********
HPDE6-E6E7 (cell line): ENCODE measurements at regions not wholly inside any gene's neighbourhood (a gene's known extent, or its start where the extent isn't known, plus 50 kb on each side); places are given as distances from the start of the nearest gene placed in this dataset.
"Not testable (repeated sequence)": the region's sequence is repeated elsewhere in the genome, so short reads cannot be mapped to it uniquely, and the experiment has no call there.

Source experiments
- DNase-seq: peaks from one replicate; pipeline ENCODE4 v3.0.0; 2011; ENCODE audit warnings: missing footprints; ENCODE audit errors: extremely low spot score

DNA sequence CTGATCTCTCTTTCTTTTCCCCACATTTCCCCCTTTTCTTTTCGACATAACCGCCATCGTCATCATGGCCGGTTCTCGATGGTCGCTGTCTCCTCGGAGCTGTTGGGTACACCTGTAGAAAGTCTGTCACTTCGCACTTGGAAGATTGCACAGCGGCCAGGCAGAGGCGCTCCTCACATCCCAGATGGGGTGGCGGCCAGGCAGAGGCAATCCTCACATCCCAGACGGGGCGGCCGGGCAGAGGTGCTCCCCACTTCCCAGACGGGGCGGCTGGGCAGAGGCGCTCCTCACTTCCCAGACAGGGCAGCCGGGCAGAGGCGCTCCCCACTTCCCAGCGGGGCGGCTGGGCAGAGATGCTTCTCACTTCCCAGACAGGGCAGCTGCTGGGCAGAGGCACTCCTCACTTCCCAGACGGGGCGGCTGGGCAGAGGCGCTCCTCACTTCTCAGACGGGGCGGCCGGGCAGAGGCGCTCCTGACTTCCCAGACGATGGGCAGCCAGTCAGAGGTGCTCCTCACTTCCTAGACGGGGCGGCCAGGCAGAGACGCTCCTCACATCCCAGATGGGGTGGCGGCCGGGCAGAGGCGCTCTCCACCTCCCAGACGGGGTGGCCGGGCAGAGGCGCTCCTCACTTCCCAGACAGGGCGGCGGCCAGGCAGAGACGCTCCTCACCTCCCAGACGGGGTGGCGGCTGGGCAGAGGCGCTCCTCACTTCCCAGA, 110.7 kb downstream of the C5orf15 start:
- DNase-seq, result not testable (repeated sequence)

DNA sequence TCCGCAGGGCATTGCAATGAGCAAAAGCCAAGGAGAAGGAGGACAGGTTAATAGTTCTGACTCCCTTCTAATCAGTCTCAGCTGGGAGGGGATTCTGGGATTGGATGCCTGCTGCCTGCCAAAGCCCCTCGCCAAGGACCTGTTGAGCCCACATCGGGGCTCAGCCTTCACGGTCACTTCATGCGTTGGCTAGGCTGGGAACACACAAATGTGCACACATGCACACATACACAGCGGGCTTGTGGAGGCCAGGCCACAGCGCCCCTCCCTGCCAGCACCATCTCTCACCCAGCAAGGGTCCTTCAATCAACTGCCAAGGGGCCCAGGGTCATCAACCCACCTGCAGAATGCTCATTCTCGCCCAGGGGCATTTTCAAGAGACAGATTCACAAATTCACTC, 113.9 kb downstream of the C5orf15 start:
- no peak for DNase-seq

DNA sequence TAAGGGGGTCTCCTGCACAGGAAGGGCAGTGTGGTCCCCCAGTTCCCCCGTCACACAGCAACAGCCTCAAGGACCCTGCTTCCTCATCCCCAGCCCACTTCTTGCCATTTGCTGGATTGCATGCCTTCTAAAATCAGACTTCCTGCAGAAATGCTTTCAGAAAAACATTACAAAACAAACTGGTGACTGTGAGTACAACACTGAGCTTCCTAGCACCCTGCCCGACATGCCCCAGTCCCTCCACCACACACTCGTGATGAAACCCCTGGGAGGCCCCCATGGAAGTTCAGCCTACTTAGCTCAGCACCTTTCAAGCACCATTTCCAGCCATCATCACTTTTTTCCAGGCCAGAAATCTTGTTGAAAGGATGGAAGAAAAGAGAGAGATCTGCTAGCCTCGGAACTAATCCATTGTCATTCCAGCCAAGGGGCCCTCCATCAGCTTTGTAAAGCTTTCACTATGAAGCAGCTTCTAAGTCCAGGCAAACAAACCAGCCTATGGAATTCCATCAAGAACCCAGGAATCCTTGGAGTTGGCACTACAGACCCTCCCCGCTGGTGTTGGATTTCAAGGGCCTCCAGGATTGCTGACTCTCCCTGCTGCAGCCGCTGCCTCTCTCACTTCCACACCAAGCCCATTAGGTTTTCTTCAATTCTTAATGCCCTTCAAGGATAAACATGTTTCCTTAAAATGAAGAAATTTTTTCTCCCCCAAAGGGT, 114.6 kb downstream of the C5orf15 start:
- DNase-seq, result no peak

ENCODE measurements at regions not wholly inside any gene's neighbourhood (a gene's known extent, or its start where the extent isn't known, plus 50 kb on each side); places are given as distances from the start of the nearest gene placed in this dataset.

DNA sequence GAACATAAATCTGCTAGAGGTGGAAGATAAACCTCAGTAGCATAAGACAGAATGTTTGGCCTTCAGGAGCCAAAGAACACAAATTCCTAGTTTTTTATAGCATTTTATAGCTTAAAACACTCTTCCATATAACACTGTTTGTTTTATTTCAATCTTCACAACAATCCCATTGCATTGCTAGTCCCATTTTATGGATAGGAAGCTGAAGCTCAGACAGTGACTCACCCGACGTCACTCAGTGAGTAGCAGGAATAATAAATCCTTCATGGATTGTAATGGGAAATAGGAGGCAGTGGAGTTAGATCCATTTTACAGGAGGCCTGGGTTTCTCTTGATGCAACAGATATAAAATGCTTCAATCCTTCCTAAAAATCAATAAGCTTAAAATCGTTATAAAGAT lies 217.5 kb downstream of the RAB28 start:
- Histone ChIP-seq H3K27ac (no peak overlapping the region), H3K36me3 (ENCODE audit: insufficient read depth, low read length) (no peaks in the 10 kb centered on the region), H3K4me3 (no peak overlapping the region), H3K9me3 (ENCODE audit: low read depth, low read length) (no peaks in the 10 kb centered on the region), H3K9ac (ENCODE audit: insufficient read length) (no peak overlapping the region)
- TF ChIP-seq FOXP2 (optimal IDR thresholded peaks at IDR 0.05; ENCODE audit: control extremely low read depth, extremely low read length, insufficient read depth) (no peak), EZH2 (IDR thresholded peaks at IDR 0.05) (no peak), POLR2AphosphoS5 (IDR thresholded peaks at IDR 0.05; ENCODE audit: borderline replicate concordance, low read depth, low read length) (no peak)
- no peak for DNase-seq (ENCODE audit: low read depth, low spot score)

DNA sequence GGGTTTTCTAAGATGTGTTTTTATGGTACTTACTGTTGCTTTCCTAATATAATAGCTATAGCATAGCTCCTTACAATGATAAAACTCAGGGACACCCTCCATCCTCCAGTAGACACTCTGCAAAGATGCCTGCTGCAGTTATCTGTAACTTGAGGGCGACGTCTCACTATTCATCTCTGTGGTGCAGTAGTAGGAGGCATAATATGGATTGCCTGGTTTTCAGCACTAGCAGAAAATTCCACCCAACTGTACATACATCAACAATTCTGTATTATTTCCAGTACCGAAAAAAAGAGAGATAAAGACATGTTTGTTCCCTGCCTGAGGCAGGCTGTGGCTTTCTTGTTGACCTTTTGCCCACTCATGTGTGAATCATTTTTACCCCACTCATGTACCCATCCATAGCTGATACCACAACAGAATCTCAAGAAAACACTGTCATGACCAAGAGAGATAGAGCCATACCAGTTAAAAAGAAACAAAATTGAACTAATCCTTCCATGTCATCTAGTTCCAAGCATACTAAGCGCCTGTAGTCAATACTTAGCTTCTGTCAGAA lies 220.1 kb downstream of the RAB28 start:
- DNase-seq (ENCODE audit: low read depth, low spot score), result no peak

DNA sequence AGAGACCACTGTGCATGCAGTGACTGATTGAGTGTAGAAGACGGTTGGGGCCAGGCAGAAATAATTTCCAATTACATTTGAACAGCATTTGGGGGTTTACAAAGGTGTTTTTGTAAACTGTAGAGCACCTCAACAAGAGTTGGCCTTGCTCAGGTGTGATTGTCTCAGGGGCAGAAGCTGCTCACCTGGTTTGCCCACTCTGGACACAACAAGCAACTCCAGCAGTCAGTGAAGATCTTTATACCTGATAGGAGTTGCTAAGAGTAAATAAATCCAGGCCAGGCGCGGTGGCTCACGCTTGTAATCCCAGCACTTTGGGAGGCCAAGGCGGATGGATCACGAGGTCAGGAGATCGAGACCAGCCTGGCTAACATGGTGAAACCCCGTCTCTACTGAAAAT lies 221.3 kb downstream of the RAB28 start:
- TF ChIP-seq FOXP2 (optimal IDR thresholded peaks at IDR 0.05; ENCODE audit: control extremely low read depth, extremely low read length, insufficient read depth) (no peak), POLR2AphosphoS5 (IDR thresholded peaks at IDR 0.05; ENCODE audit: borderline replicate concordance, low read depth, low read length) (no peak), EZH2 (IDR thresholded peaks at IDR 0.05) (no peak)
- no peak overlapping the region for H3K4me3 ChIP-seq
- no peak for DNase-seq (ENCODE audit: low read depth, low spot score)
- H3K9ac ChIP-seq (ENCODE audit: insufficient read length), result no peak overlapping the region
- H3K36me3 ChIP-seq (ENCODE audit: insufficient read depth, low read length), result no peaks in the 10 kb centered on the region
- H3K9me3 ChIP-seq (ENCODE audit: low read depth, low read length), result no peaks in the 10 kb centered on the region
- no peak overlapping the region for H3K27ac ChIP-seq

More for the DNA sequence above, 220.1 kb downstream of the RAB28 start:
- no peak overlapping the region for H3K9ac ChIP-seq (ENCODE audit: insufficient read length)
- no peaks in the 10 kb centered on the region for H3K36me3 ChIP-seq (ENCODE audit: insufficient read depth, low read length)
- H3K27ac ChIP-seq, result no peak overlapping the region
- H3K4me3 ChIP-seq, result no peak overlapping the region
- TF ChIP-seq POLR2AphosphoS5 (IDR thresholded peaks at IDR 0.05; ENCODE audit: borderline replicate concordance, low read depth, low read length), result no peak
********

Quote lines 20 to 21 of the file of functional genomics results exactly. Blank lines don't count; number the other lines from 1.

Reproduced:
- no peak overlapping the region for H3K4me3 ChIP-seq
- no peak for DNase-seq (ENCODE audit: low read depth, low spot score)